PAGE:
6. Examine the medical history:
7. Determine changes to the environment:
Supporting an individual with a particular behaviour will depend entirely on why they are showing this behaviour. Two people may show the same behaviour for entirely different reasons and require a very different response.
A support plan that is based on a positive response will have the best chance of achieving a positive change.
Remember, this behaviour is happening for a reason, it won’t stop or change unless you address that reason.
If the person struggles with change, how can you support them to cope? Will they benefit from visuals and timetables? If they cannot deal with crowds then reduce the need for them to be in crowds and slowly introduce them back. If they hit out because they have a need that they cannot communicate then find a way to teach them to express themselves.
Understand the person and help them develop a positive means of working through their difficulty. Sometimes this is not easy. Supporting someone who is aggressive will challenge you as a parent, carer or professional. Change does not occur overnight and getting it right first time may not happen. But real, long-lasting change in even the most challenging individual can happen with a well thought out, positive approach applied consistently.
There are few golden rules in supporting people with who display some form of challenging behaviour. But one of them would be that happy people tend not to challenge. Find out what makes the person happy and make it happen more in their life, then you may find that the behaviour starts to disappear.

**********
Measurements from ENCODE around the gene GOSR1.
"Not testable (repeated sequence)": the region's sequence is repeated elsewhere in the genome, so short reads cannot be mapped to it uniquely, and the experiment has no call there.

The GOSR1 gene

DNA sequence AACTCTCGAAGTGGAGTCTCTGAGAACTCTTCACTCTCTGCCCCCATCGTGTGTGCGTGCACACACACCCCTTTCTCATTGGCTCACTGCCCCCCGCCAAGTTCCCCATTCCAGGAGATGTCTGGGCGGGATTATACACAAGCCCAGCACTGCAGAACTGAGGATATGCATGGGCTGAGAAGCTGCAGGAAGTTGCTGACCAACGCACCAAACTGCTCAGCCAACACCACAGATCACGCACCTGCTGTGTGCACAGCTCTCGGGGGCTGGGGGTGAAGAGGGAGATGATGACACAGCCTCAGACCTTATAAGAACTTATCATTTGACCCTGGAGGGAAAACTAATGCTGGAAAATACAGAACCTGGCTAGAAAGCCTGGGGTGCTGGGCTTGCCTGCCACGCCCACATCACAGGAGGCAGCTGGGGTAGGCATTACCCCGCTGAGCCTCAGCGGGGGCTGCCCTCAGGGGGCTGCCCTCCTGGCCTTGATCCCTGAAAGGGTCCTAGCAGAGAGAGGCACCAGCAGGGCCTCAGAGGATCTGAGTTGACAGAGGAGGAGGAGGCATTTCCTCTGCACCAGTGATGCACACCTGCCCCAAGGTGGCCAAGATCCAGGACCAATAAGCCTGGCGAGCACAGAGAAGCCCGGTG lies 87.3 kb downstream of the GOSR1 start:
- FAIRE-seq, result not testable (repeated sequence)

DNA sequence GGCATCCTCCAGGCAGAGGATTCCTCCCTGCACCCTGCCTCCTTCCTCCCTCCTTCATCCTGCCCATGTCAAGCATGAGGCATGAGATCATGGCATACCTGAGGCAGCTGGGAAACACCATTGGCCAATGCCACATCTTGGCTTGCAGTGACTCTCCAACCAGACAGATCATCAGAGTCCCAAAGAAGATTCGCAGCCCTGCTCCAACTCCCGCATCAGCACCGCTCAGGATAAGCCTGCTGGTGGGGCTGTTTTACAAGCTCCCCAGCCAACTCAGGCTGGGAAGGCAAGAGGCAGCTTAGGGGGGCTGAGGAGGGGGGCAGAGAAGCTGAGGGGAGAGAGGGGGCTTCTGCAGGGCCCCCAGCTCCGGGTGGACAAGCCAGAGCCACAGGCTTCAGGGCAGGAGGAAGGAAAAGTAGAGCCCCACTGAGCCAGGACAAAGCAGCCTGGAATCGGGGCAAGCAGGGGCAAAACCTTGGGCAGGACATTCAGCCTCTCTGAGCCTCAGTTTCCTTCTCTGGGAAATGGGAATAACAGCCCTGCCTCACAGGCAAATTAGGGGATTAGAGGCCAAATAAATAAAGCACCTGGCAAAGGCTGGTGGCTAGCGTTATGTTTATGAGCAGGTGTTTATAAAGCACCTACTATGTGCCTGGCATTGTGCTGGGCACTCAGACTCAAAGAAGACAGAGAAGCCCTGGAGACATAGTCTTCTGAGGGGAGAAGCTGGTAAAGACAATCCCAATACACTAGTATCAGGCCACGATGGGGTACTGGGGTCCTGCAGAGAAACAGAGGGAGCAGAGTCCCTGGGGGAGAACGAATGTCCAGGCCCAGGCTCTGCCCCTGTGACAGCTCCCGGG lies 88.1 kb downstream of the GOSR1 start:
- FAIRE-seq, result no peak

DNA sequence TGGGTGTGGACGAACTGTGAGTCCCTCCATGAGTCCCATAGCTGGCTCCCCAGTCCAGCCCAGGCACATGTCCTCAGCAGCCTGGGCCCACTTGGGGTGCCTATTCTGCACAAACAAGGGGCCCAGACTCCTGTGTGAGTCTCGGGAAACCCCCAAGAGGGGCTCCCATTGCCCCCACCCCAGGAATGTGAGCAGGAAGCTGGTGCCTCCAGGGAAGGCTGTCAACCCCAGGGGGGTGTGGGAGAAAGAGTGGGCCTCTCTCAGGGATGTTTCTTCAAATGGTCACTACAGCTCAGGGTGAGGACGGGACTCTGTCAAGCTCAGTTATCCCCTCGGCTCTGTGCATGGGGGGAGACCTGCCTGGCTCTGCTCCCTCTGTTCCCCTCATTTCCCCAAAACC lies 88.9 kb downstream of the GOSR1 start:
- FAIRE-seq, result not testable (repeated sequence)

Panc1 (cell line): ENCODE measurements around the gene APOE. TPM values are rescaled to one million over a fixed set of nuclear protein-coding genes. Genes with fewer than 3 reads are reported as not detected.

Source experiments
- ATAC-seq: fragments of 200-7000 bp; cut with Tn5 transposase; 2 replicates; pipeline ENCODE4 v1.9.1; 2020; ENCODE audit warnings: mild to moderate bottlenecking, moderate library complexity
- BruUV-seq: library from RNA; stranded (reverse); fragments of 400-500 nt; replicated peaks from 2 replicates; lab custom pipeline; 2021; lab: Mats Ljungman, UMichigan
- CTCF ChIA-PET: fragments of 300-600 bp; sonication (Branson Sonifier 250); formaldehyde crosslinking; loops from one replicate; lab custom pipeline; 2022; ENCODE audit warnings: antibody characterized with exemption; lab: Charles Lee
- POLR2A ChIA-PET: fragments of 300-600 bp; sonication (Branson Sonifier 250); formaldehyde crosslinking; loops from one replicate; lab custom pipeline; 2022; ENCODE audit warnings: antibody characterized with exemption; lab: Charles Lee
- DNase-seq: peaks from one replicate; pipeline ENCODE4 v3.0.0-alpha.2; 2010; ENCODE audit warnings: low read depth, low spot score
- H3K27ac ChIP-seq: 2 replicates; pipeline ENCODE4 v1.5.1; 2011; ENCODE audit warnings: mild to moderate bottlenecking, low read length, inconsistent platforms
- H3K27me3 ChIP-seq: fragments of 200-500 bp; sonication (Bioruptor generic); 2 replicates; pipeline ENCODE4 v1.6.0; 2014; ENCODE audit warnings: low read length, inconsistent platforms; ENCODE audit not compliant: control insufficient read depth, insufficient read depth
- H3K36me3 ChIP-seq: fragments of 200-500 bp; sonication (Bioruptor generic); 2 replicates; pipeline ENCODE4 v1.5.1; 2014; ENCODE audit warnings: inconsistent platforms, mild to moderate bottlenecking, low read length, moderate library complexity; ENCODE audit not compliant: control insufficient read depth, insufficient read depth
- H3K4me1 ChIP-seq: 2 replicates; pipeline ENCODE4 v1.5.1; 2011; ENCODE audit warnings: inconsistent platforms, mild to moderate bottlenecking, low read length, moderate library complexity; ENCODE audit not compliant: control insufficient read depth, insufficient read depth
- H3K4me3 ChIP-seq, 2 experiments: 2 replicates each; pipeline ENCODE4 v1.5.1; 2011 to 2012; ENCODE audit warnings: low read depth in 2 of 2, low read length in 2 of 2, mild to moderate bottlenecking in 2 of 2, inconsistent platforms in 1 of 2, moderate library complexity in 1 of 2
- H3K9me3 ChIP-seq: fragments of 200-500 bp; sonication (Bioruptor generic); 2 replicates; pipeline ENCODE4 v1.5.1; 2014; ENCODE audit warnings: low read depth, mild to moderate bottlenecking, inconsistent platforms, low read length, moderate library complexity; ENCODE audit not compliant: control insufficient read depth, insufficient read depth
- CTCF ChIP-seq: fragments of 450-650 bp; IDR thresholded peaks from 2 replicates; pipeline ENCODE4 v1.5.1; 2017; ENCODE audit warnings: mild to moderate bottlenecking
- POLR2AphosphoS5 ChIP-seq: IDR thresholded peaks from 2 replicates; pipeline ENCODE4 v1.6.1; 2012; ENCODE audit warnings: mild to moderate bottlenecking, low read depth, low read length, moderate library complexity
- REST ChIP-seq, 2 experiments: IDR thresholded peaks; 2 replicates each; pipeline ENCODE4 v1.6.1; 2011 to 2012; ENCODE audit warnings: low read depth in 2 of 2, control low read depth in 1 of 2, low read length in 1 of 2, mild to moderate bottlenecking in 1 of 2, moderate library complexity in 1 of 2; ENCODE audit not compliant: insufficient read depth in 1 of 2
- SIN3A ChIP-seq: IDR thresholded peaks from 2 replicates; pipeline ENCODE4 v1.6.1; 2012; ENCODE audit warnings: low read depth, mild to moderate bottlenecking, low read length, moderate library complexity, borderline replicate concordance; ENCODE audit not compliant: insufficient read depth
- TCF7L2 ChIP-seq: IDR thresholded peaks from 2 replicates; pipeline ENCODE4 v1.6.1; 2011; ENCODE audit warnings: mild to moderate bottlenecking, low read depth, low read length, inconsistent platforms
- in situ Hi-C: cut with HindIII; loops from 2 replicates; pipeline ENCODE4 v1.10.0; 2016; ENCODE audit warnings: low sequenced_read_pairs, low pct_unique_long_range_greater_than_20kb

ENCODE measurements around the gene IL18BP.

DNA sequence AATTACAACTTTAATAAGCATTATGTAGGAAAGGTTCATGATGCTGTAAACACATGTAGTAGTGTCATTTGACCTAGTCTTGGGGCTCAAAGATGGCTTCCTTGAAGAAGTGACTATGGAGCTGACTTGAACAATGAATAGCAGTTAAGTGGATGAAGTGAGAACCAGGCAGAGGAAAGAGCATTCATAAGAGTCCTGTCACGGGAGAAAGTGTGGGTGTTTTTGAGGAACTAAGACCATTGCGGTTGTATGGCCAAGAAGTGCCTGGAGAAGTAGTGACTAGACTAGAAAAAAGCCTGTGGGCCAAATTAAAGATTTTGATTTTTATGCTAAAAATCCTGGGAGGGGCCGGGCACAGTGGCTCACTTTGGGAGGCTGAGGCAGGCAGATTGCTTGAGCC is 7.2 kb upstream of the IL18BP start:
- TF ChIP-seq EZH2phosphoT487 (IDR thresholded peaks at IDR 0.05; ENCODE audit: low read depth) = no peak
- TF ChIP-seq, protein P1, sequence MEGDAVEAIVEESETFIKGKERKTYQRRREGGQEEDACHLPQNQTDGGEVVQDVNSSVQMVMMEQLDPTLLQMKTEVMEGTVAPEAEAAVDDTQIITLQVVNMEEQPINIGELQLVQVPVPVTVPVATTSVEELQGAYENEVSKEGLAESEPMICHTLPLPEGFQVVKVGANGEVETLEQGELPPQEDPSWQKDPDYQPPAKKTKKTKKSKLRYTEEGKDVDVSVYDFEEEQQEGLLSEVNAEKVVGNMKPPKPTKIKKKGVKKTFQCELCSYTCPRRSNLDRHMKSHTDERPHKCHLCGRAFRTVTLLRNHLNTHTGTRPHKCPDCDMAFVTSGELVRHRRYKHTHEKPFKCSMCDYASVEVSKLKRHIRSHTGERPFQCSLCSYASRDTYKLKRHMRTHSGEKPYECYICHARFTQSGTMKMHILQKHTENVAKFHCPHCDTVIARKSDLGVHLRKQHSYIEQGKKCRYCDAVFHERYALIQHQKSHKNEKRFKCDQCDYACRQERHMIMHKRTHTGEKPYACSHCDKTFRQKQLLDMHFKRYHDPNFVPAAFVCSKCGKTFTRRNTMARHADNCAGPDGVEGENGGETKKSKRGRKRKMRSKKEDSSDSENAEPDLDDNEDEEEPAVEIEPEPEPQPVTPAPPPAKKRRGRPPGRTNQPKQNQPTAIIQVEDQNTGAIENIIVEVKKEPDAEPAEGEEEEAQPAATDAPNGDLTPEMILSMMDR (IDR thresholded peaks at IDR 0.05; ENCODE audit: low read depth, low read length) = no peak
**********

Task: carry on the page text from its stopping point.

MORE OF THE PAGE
Challenging behaviour is often seen in people with learning disability and other types of impairment. This behaviour represents a challenge to us to address something that is not working in that person's life.
It is reasonable to expect that with comprehensive assessment, appropriate levels of stimulation, communication techniques, carer support and consistency, encouragement and teaching of new coping skills, this type of behaviour can be managed effectively. It is important to set realistic goals for the individual and aim to increase the person’s quality of life and minimise the impact of the behaviours displayed.
Emerson E (1995) Challenging Behaviour: Analysis and Intervention in People with Severe Intellectual Disabilities Cambridge University Press. Cambridge. ISBN 052140665X.
Challenging Behaviour Foundation
Families and carers can now ring 0845 602 7885 to speak to a Family Support Worker.
Tel: 01634 838739 (main office)
Information and support to parents, carers and professionals. Various information factsheets also available.
Learning Disability Helpline (open Monday-Friday 9am-5pm)
Tel: 0808 808 1111
Textphone: 0808 808 8181
National organisation exclusively concerned with people with learning disabilities and their families. Range of services and support.
British Institute of Learning Disabilities (BILD)
Tel; 01562 723010
BILD produces a number of publications on challenging behaviour
We provide free, independent and impartial information and support on the issues that matter to disabled people and their families.
Call us free on 0808 800 3333, weekdays 9am to 5pm.